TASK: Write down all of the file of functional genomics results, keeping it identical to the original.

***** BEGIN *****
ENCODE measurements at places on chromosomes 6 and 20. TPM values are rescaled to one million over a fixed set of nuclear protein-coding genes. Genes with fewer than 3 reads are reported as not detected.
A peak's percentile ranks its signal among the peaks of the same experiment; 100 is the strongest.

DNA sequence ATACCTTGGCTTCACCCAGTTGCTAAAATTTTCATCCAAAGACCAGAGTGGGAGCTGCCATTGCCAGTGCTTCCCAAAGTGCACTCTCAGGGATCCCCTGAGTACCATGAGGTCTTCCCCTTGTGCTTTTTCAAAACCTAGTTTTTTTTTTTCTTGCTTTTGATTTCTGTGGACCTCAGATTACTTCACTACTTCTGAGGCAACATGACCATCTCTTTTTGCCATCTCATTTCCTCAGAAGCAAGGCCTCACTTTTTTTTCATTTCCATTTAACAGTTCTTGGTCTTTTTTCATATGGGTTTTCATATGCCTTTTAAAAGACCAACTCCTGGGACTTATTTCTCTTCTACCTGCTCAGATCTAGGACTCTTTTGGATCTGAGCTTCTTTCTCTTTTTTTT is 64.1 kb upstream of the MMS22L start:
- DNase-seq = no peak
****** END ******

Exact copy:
ENCODE measurements at places on chromosomes 6 and 20. TPM values are rescaled to one million over a fixed set of nuclear protein-coding genes. Genes with fewer than 3 reads are reported as not detected.
A peak's percentile ranks its signal among the peaks of the same experiment; 100 is the strongest.

DNA sequence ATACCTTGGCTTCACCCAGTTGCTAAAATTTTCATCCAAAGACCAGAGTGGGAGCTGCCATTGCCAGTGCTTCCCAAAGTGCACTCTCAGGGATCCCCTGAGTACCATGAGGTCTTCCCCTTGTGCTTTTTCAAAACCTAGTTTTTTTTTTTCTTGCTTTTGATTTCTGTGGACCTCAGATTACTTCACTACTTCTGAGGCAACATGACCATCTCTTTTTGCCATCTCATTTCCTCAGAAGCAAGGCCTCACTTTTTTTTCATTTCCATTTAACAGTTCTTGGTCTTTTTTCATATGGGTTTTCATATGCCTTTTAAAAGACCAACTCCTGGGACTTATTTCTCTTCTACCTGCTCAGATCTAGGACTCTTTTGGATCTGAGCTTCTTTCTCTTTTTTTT is 64.1 kb upstream of the MMS22L start:
- DNase-seq = no peak